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Something Like Summer Something Like. Stolen PUB. Straight PUB. The Most Precious Thing: One night. A lifetime of consequences. One Resource You'll Be Using Next Year Personally I'm finding the Iphone really useful for planning and keeping records, much more useful than the computer ever was, or my various systems of binders. I can even scan in things I want to keep track of, so I'll probably be making copies of old papers and stories so they are backed up in "The Cloud".
I'll probably be using it a lot for various things. But this probably is about the kids, so I'll mention that I just ordered Secrets of Mental Math from The Teaching Company at a discount, and am planning to watch it with Kieron for a start into tenth grade math.
He is doing fairly well in math but doesn't like it and doesn't feel that confident about it so I thought we might find a math DVD sort of interesting and inspiring for a change. Karate or fencing lessons for the boys. One Resource You Wish Existed A local homeschool resource center where you could go and take whatever classes you wanted and meet with other homeschoolers and people who are excited about homeschoolers. Or even better, a church within driving distance where we could go to daily Mass.
But I still like MP because of the interesting articles. Now I'm supposed to tag six other people. I think I've seen this circulating for a while already so I don't know who's already done it or had the chance. I'll tag the last six homeschooling types who commented on here, who to my knowledge didn't already participate in the meme.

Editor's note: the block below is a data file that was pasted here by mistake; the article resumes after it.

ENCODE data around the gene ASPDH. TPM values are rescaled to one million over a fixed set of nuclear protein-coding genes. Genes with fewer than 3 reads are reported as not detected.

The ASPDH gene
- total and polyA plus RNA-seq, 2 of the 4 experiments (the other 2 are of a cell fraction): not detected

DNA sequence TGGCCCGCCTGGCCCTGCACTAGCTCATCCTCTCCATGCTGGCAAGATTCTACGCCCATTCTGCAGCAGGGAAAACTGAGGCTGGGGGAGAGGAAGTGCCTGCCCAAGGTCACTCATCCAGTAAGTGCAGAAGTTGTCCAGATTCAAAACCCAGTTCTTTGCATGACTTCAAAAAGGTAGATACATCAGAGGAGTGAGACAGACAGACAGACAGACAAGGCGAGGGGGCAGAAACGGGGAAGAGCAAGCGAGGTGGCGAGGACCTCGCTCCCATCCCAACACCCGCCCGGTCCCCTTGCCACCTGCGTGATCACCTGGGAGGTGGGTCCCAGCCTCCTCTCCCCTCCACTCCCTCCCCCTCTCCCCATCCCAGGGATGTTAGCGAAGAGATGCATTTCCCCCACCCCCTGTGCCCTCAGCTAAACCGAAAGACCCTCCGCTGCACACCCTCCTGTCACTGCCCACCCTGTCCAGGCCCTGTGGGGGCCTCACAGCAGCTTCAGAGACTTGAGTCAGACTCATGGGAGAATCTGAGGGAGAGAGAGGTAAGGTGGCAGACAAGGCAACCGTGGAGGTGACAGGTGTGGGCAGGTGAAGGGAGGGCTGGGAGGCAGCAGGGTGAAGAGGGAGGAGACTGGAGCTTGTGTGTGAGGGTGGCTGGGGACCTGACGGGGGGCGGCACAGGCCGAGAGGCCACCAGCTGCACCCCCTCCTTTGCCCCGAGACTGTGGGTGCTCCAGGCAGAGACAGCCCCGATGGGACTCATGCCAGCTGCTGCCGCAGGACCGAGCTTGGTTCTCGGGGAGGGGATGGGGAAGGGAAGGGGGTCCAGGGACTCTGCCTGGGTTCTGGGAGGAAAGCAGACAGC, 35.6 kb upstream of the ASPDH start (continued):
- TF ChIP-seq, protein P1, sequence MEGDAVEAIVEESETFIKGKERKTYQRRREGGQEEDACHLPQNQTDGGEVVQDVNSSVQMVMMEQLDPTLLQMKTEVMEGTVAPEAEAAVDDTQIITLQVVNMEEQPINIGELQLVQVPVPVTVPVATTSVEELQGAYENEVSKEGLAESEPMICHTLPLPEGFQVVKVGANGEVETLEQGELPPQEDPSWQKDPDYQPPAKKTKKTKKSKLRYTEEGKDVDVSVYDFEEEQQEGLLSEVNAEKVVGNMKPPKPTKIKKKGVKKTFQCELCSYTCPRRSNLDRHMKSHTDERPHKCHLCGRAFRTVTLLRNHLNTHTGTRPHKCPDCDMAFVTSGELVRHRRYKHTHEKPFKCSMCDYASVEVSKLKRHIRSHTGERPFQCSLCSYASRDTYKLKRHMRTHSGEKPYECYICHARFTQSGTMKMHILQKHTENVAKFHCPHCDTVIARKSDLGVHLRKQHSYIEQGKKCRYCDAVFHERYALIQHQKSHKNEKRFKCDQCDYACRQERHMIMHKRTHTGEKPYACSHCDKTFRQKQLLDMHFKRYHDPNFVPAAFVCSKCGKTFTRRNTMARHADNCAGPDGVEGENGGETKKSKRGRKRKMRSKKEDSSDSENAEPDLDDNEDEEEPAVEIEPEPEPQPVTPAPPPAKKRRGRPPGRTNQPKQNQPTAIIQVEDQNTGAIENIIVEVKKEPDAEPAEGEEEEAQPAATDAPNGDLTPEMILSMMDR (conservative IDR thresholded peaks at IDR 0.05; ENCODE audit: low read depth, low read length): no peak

Only if you want to, of course. Steph at Confessions of an Erratic Homeschooler so glad to see you blogging again Steph! But you should anyway. Posted by Willa at AM 4 comments Links to this post. Quotidian Day. I thought I would write out how our schedule is working out this first week, which is probably boring to read.
And it will develop as time goes by -- we like to start slowly.
Usually we start in mid-August but this year, summer was so late, short and cold that I don't want to lose these golden late-summer days. Wake up -- I've been waking up late because of being wakeful in the middle of the night. Usually I would have an hour or so to study and read, but instead I've been doing this when I am awake at night. Start Day -- breakfast, laundry, straighten. I organized our CDs last week and am trying to play one every morning at breakfast time Go Outside -- we used to go outside first thing in the day, just to make sure it happened, and recently we've been doing it again.
I don't want to miss out on this beautiful warm fall we are having here. And I reread Home Education this summer; since CM puts "outdoor life" first, can I do better than to bring them and myself out of the house as soon as I can? Today was different because we zipped over to Paddy's piano lesson, and then stopped by the lake on the way home. They are draining the lake this winter to clean it out it's an artificial one scaffolded by a dam so already the water was remarkably low -- see the layers?